See my post over in the "Household Finances" forum.
The person who lends money in dollar-denominated assets loses - the guy who borrows those assets wins.
This is my first time on this forum although I've been on other forums for almost ten years. Here is an excerpt from an article written by Liz Pulliam Weston on the MSN site. She wrote a piece entitled, "Lessons Learned from the Days of 13% Inflation" - link provided below.
Who hurts, who prospers
Since so many of us have never dealt with serious inflation, and the rest of us are out of practice, it's time to review the basics: who wins, who loses and how best to cope.
When inflation starts eroding the purchasing power of the dollar, the folks most at risk include:
People on fixed incomes. Your Social Security and disability checks may have a cost-of-living increase built in, but those typically lag the actual inflation rate, which can spell some tight times. People living on income from CDs and other cash savings may see their yields climb, but again at less than the inflation rate. "The purchasing power of their principal will be eroded," said Ray Benton, a financial planner in Denver. "And rising interest rates Â generally do not keep up. Typically, real returns turn negative on fixed-income instruments."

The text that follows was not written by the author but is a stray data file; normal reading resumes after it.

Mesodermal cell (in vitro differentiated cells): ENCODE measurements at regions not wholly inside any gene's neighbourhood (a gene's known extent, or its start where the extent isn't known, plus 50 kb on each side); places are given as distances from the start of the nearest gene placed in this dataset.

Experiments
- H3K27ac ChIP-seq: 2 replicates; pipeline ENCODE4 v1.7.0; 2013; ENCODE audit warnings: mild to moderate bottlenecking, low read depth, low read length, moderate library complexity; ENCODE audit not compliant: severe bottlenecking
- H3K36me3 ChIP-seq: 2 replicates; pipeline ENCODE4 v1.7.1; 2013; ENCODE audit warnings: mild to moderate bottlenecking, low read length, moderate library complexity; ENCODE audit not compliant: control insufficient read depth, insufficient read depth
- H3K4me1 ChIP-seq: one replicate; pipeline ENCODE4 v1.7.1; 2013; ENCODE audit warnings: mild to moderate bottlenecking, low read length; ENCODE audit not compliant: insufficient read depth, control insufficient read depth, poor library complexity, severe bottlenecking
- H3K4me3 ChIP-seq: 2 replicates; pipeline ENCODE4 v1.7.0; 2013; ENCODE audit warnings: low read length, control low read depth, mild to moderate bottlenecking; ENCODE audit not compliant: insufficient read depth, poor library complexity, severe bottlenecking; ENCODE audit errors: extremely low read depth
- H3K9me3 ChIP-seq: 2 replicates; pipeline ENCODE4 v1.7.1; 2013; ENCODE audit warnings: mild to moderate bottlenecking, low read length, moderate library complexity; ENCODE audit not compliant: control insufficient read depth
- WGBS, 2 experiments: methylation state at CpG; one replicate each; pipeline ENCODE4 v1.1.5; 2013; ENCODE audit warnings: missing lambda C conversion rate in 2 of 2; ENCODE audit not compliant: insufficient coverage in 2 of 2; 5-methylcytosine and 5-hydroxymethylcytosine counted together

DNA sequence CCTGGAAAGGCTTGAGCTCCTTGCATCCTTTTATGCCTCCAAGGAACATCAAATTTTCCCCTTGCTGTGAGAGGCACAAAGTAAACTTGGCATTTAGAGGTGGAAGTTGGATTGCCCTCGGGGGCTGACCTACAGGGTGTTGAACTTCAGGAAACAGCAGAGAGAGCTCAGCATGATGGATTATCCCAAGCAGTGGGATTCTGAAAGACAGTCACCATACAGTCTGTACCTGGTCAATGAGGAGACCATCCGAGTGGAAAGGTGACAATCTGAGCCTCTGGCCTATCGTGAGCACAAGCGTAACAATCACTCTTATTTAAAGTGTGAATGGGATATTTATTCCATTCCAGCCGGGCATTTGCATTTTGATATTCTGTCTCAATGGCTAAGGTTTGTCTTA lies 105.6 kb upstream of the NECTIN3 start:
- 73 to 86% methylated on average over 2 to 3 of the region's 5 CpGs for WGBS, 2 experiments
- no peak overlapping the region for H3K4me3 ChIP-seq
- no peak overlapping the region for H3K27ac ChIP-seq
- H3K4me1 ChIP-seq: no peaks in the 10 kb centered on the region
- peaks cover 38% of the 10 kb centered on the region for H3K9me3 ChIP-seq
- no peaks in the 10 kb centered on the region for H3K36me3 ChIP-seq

The poor. The less money you make, the more of your budget is spent on basics like food, shelter, clothing and transportation, and the less flexibility you have to deal with rising prices.
Holders of long-term bonds. Rising rates drive down the value of older, lower-paying bonds. The longer the term of the bond, the bigger the hit it can take.
People with variable-rate debt. Interest rates aren't fixed on most credit card and home-equity borrowing; many mortgages have adjustable rates as well. That means rising payments.
The winners? Folks with fixed-rate debt, which gets easier to repay with ever-cheaper dollars, and those who have investments that can beat the rate of inflation.
Here is a link that might be useful: Lessons Learned...13% inflation - MSN Money, Pulliam-Weston